How can we talk about vintage cooking without Jell-O®? We can’t.
Moving from church suppers to bars and clubs, Jell-O shows up in some unlikely places. And unlikely ingredients show up in Jell-O. Take the avocado for instance.
One summer when I was in high school, my family vacationed on a quiet lake in Vermont with a distinguished gentleman that my father worked with and his very artsy wife. Mother was helping the hostess get lunch, and the hostess asked if we liked avocados. I looked at the green alligator-skinned fruit and said, “I never had one.”
My mother was horrified. “Of COURSE you have had avocados,” she said. Laughing nervously, she turned to the hostess–“We have them all the time,” she added.
Hmmmm? All the time? I saw right away that I had made a social faux pas. Mother was ever sensitive to social differences and eager to prove that she was as cultured and educated as anyone else, and here was her awkward, gangly teen daughter screwing up her facade.
Jell-O and avocado may not seem related. However, I remembered that incident when I got out one of the many product-oriented cooking booklets from yesteryear, The Joys of Jell-O. You can always tell when cookbook has been used a lot–stains all over it.
In the back of the book there is an address where you can send fifty cents and 3 box tops to get another copy. (I doubt that offer is still valid!). This book is now selling on E-bay from $5.00 to $20.00. Or you can get The New Joys of Jell-O Brand: Gelatin Dessert Recipe Book (1974) from Amazon.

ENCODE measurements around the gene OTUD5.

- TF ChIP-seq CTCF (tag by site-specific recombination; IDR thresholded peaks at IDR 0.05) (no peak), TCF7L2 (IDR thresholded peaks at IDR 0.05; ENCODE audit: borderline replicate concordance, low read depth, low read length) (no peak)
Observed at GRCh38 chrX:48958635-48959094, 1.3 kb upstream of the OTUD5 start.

Because Jell-O was an essential in any cook’s repretoire when I was growing up, and because I once read that northeastern Ohioans ate more Jell-O per capita than any other region of the country, I had to bring you a few Jell-O recipes. By the way, Utah has more recently claimed the Jell-O consuming title, and made the jiggly stuff their official State Snack.
As I paged through The Joys of Jell-O, I noticed a couple of recipes with avocado. While that was not the most common Jell-O dish I remember–that would be fruit cocktail in strawberry Jello for dessert or grated cabbage and carrots in lime Jello for salad– I had some avocados and strawberries on hand–so avocado it would be.
A Little History
Gelled desserts–aspics and meat jellies–had been fashionable since the middle ages, but when the packaged gelatin product appeared, it made those frou-frou creations easy enough for any housewife. Then along came a fruit-flavored, brightly colored gelatin that eclipsed the old see-through colorless gels.
The history is interesting, since the original inventor wasn’t good at marketing and sold the product to high-school drop out Frank Woodward for $450. Academic genius he wasn’t, but marketing genius he was, and in 1906 Jell-O (named by the wife of the original creator) took off. Interestingly, the key to his success was a cookbook of Jell-O dishes, the ancestor of my Joys of Jello. Of course, it helped that electric refrigerators were coming into use to chill the Jell-O.
In 1923 Woodward’s Jell-O company merged with Postum and eventually became General Foods–now merged with Kraft– which produces Jell-O.
In the fifties, I remember some short-lived flavors of a different sort–savory flavors like celery and vegetable and Italian.